Skill and Context Variation in Parental Hiring Probabilities: A Correspondence Study

Last registered on January 20, 2022


Trial Information

General Information

Skill and Context Variation in Parental Hiring Probabilities: A Correspondence Study
Initial registration date
March 25, 2019

Initial registration date is when the trial was registered.

It corresponds to when the registration was submitted to the Registry to be reviewed for publication.

First published
March 31, 2019, 11:01 PM EDT

First published corresponds to when the trial was first made public on the Registry after being reviewed.

Last updated
January 20, 2022, 4:52 AM EST

Last updated is the most recent time when changes to the trial's registration were published.



Primary Investigator

University of Bath

Other Primary Investigator(s)

PI Affiliation
University of Bath

Additional Trial Information

On going
Start date
End date
Secondary IDs
ERC 680958
Prior work
This trial does not extend or rely on any prior RCTs.
This is a harmonized correspondence study on employer hiring in Finland and the UK, to compare gender differences with parental status the treatment effect. The over-arching research question has two dimensions. First, this study evaluates whether there are gender differences in relative positive callback rates for parents versus childless married individuals at an early stage of the hiring process, and if they differ across low-, medium- and high-skill occupations. Second, it uses a comparative design to generalize results across two diverse country contexts in terms of institutional support gender employment equality and maternal employment in particular. We select the same three gender-neutral occupations for analysis in each labor market, harmonizing education and work experience in each across the countries.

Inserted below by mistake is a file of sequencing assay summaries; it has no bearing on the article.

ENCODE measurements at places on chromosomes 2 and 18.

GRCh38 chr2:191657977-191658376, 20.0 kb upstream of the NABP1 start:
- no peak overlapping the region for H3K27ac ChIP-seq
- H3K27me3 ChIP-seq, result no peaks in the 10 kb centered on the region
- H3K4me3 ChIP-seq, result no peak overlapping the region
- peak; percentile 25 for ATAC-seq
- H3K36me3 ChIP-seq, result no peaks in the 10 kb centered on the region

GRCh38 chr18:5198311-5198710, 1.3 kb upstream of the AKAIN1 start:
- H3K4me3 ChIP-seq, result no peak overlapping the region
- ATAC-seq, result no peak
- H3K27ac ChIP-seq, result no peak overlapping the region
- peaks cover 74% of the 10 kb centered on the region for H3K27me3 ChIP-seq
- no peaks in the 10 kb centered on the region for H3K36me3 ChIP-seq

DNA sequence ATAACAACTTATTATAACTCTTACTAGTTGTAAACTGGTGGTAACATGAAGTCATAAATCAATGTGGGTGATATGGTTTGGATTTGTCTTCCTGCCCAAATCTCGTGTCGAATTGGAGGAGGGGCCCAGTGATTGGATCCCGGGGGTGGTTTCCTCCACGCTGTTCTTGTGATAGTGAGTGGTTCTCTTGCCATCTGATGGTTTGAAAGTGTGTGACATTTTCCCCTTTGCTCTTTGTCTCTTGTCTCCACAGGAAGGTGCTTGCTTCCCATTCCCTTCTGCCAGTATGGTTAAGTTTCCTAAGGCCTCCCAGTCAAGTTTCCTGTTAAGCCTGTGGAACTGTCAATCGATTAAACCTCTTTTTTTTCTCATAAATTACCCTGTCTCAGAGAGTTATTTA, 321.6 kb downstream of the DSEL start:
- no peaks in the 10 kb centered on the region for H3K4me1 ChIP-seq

External Link(s)

Registration Citation

Cooke, Lynn Prince and Soyoung Kweon. 2022. "Skill and Context Variation in Parental Hiring Probabilities: A Correspondence Study." AEA RCT Registry. January 20.
Former Citation
Cooke, Lynn Prince and Soyoung Kweon. 2022. "Skill and Context Variation in Parental Hiring Probabilities: A Correspondence Study." AEA RCT Registry. January 20.
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Experimental Details


Intervention Start Date
Intervention End Date

Primary Outcomes

Primary Outcomes (end points)
The outcome of interest is whether there are group differences in relative positive callback rates versus rejections, and if these differ across countries. A positive callback is a request for interview. Given that few employers formally reject unsuccessful applicants, a non-response for the duration of the study will be coded a rejection. We analyze group and country differences in requests to interview versus rejection to ascertain whether we can reject the null hypothesis that employers do not discriminate in favor of fathers or against mothers as compared with their childless peers during initial screening of the hiring process.
Primary Outcomes (explanation)

Secondary Outcomes

Secondary Outcomes (end points)
Secondary Outcomes (explanation)

Experimental Design

Experimental Design
This is a comparative correspondence study assessing potential gender differences in hiring discrimination around parenthood in a low-, medium- and high-skilled occupation in three countries. For the comparative element of this study, the countries were selected given their variation in institutional supports for both class and gender equality. Finland has more extensive labor market institutions and policy support for dual-earning and caring. The German welfare state and tripartite labor market coordination historically supported men's role as family breadwinners. The more liberal UK welfare regime minimizes state intervention in market mechanism affecting either class or gender equality. To compare effects across skill levels, three occupations requiring different levels of education were selected that are also less gender-segregated in all three countries: call center workers, restaurant managers, and accountants.

Two sets of comparable application materials in terms of employment trajectories and accomplishments were developed for each occupation in each country based on national statistics, data bases, LinkedIn profiles, and discussions with country HR experts and recruiting professionals. The sets of application materials were harmonized to equalize number of years of post-secondary education plus work experience within occupations across countries.